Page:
It's All About the Community

How Community Colleges are Increasing Access to the Bachelor Degree
Blog Post
Aug. 16, 2018

When Monica Shoemaker walked across the stage at Lake Washington Institute of Technology in June, she earned her associate degree against the odds. After facing disability, addiction, and abuse, what made the difference for Monica was a community of support at the college that invested in her personal and professional growth. And she’s not done yet.

In the fall, Monica will start her Bachelor’s of Applied Science in Behavioral Health at the college. Monica has earned national academic awards through the international honor society Phi Theta Kappa. Columbia University’s School of Social Work reached out to recruit her twice. But she is choosing to stay at Lake Washington to build on her momentum and continue her education. This is because the college is the first place she experienced academic success and because of the dedicated support of her peers, faculty, and staff at Lake Washington, where she knows the community has her back. The staff gave Monica the “kind of support people feel in a family. That's why it feels like home to me,” she told us. Access to a bachelor’s degree for students like Monica is an important reason for allowing community colleges to offer the bachelor's degree.

Monica never found much success in high school and became a hairdresser soon after she graduated. She loved her job and was good at it. But soon, addiction got in the way. During this time in her life, Monica experienced abuse and homelessness. Years after getting clean, she began to experience pain on the job that eventually prevented her from working. After four years of full disability and four surgeries, it became clear to Monica she could never be a full-time hairdresser again.

At that point, the Washington State Department of Labor & Industries, the agency that administers workers compensation, agreed that it was time for Monica to go back to school to learn a new vocation. They provided her with a career counselor to help her explore her options. Because of her history of drug and alcohol dependency, Monica decided she wanted to work with people with similar experiences. She enrolled in Lake Washington’s Behavioral and Social Services Associate of Applied Science (AAS) degree.

On the first day of her AAS program, she was terrified and on the brink of tears. She didn’t speak to anyone. She was a 31 year old surrounded by teenagers from dual-enrollment classes and felt terribly out of place and alone. “When I started the associate program I didn't think I would make it through to the end. I knew that failure was possible and that fear never left,” Monica explained. But soon she realized that the faculty and staff at the college were nothing like the teachers who had ignored her in high school. Instead, they quickly became invested in her growth and success, providing a network of support that she never had.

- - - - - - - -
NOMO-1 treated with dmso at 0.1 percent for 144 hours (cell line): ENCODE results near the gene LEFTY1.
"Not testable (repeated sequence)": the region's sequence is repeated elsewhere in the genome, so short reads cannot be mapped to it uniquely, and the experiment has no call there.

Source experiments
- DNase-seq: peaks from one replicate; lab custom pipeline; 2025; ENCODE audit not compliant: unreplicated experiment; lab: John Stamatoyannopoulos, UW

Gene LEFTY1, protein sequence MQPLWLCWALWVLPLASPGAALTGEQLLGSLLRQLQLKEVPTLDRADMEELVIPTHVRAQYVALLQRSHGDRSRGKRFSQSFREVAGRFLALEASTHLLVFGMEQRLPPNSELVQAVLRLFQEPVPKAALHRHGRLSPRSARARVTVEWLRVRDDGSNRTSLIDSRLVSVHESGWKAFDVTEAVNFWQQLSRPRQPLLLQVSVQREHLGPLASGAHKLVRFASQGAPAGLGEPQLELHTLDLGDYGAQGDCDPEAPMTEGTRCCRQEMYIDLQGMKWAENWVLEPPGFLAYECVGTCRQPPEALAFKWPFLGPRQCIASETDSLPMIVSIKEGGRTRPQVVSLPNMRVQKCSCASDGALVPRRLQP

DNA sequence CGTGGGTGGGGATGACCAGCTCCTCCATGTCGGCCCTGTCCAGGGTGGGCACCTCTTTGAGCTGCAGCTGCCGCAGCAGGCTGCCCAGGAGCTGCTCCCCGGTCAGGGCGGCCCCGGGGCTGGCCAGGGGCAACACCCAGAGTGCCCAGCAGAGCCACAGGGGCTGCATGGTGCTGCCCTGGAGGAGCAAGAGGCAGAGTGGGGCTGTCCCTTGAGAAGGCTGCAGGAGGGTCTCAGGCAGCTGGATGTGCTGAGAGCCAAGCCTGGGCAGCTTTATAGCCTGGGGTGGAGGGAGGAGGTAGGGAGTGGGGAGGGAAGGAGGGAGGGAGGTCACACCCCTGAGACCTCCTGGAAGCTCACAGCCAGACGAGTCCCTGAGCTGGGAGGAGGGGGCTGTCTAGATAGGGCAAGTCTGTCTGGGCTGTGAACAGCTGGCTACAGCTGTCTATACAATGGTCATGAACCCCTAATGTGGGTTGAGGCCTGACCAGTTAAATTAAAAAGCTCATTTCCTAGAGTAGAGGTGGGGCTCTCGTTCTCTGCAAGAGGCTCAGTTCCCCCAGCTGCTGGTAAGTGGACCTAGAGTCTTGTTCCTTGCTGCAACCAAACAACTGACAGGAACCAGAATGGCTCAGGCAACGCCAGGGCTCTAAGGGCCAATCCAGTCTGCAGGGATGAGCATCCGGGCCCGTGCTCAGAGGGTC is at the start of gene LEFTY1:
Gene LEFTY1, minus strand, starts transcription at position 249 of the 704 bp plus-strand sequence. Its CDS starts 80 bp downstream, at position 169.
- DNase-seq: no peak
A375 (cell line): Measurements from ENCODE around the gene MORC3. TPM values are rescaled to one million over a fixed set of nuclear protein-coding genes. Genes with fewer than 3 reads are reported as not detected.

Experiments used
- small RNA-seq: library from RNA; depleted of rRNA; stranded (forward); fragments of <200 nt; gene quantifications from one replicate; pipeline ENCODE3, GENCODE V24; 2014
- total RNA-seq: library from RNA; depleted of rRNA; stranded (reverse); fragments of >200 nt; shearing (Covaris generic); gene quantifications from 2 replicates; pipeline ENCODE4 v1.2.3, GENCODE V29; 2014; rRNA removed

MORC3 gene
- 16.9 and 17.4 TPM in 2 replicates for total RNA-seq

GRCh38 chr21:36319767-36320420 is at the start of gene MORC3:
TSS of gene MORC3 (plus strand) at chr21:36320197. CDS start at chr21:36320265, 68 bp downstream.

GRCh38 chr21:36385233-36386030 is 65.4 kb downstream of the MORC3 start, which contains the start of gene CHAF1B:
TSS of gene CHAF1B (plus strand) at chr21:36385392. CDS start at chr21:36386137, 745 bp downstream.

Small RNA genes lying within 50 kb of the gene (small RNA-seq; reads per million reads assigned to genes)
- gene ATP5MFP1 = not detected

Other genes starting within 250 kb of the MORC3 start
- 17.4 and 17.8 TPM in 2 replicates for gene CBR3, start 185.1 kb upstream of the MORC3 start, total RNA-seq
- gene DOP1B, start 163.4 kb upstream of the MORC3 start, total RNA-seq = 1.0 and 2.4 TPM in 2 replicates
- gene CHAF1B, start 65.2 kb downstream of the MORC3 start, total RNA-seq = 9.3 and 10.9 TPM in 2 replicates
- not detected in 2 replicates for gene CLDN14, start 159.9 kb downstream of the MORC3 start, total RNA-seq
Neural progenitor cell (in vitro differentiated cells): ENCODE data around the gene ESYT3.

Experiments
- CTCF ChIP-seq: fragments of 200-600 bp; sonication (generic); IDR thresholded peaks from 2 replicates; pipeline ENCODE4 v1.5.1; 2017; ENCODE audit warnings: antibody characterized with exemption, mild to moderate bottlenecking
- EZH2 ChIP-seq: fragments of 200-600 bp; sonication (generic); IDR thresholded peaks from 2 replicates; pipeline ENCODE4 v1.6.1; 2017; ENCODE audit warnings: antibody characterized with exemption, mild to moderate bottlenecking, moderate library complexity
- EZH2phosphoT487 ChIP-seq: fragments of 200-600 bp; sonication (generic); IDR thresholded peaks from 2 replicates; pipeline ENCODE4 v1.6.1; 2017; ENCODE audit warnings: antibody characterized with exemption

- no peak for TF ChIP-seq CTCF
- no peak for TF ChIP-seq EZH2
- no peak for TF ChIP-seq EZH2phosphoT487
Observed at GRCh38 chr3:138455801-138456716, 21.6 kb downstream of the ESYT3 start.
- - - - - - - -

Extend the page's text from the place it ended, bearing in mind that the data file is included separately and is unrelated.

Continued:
Monica desperately needed that support to earn her degree. Over the course of her associate program, a classmate committed suicide, she had another surgery, and her internship at a women’s treatment facility brought back traumatizing memories when a young woman from the treatment center died due to relapse and overdose. All of this triggered debilitating depression and anxiety that made it hard to leave her house. But she persisted, with the support of everyone at the school from the manager of the bookstore, to advisers, to instructors, to the president of the college, who highlighted her in the commencement address.

Having overcome a litany of obstacles to earn her associate degree, Monica decided she wanted to keep the momentum going. “The head of my program wanted me to consider a bachelor’s degree,” explained Monica, “and now I knew I could do it.” When it came time to decide on a bachelor's program, Monica couldn’t imagine going anywhere other than Lake Washington. The college was the first place she had experienced academic success. It was the place where she developed a supportive community to help her through hard times. Lake Washington was home.

This sense of belonging for students who have been successful at a two-year college can be a powerful driver for continuing their education at the same college. In fact, students who have faced the kinds of challenges that Monica has faced may not want to continue their education at any other institution. For them, access means offering the degree they need for the career they are pursuing at their home institution.

Related Topics
Workforce Development & CTE Innovation in Higher Ed Higher Education Access and Affordability